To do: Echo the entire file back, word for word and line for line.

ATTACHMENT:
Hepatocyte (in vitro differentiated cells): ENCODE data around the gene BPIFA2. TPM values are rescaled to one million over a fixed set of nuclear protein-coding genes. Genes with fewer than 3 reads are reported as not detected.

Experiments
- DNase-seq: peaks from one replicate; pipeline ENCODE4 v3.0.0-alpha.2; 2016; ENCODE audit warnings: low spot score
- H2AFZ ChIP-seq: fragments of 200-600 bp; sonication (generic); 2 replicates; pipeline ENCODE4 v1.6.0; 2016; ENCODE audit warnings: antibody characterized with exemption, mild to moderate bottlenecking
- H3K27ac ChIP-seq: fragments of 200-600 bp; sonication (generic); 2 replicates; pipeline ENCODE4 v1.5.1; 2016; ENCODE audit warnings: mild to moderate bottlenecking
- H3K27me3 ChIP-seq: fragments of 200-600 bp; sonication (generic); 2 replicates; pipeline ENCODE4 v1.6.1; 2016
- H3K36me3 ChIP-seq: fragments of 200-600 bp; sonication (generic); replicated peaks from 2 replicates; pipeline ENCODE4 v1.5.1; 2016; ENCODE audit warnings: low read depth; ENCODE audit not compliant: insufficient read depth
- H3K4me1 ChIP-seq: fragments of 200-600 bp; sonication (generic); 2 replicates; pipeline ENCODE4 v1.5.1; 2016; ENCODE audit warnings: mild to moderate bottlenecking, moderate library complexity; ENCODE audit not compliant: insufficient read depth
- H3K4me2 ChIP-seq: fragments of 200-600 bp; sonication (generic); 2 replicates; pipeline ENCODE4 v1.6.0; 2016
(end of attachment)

Hepatocyte (in vitro differentiated cells): ENCODE data around the gene BPIFA2. TPM values are rescaled to one million over a fixed set of nuclear protein-coding genes. Genes with fewer than 3 reads are reported as not detected.

Experiments
- DNase-seq: peaks from one replicate; pipeline ENCODE4 v3.0.0-alpha.2; 2016; ENCODE audit warnings: low spot score
- H2AFZ ChIP-seq: fragments of 200-600 bp; sonication (generic); 2 replicates; pipeline ENCODE4 v1.6.0; 2016; ENCODE audit warnings: antibody characterized with exemption, mild to moderate bottlenecking
- H3K27ac ChIP-seq: fragments of 200-600 bp; sonication (generic); 2 replicates; pipeline ENCODE4 v1.5.1; 2016; ENCODE audit warnings: mild to moderate bottlenecking
- H3K27me3 ChIP-seq: fragments of 200-600 bp; sonication (generic); 2 replicates; pipeline ENCODE4 v1.6.1; 2016
- H3K36me3 ChIP-seq: fragments of 200-600 bp; sonication (generic); replicated peaks from 2 replicates; pipeline ENCODE4 v1.5.1; 2016; ENCODE audit warnings: low read depth; ENCODE audit not compliant: insufficient read depth
- H3K4me1 ChIP-seq: fragments of 200-600 bp; sonication (generic); 2 replicates; pipeline ENCODE4 v1.5.1; 2016; ENCODE audit warnings: mild to moderate bottlenecking, moderate library complexity; ENCODE audit not compliant: insufficient read depth
- H3K4me2 ChIP-seq: fragments of 200-600 bp; sonication (generic); 2 replicates; pipeline ENCODE4 v1.6.0; 2016